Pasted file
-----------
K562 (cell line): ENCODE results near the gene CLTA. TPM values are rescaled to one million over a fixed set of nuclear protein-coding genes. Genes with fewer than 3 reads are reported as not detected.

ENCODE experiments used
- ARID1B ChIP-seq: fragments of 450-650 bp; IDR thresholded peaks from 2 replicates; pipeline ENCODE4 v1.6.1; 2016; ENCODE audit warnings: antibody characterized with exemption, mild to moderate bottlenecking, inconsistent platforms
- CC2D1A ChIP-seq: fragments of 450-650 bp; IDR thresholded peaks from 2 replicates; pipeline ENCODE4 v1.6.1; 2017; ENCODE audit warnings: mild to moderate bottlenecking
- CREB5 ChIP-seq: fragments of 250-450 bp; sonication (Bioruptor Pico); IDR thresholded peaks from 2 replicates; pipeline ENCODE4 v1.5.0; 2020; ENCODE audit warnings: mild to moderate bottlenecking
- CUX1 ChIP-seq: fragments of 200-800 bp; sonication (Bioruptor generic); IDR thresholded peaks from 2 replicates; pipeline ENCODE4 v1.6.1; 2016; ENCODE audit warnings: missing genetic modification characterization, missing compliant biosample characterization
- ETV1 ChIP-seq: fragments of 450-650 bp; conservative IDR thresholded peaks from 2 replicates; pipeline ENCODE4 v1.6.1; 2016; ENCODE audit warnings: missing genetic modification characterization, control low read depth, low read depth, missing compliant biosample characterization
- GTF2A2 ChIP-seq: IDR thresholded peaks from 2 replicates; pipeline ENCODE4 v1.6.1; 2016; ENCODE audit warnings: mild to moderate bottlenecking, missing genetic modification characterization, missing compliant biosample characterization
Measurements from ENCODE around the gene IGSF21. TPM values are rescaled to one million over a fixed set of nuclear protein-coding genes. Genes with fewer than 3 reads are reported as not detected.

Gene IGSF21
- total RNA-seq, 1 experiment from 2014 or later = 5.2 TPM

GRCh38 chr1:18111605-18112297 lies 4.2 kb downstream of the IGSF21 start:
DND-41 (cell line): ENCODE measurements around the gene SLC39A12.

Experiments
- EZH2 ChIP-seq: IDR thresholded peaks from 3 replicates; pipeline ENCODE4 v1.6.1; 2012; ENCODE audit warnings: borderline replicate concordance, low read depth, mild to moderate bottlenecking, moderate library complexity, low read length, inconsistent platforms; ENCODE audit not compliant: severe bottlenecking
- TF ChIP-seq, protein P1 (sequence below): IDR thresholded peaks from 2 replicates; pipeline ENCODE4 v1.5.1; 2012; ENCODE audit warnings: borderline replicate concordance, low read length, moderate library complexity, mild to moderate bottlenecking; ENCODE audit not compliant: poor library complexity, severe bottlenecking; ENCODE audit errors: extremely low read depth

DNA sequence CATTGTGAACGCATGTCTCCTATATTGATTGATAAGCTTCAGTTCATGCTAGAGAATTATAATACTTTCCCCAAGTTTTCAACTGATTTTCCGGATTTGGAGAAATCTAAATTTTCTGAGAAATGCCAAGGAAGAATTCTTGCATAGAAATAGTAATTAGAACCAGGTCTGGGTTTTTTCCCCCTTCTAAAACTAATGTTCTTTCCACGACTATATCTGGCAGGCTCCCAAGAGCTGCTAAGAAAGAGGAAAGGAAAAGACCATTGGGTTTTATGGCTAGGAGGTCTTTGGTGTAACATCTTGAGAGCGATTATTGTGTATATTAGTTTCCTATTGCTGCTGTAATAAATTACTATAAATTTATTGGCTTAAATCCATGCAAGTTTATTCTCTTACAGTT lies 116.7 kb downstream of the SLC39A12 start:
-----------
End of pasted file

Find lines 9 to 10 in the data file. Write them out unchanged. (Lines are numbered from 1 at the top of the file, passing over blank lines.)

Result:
Measurements from ENCODE around the gene IGSF21. TPM values are rescaled to one million over a fixed set of nuclear protein-coding genes. Genes with fewer than 3 reads are reported as not detected.

Gene IGSF21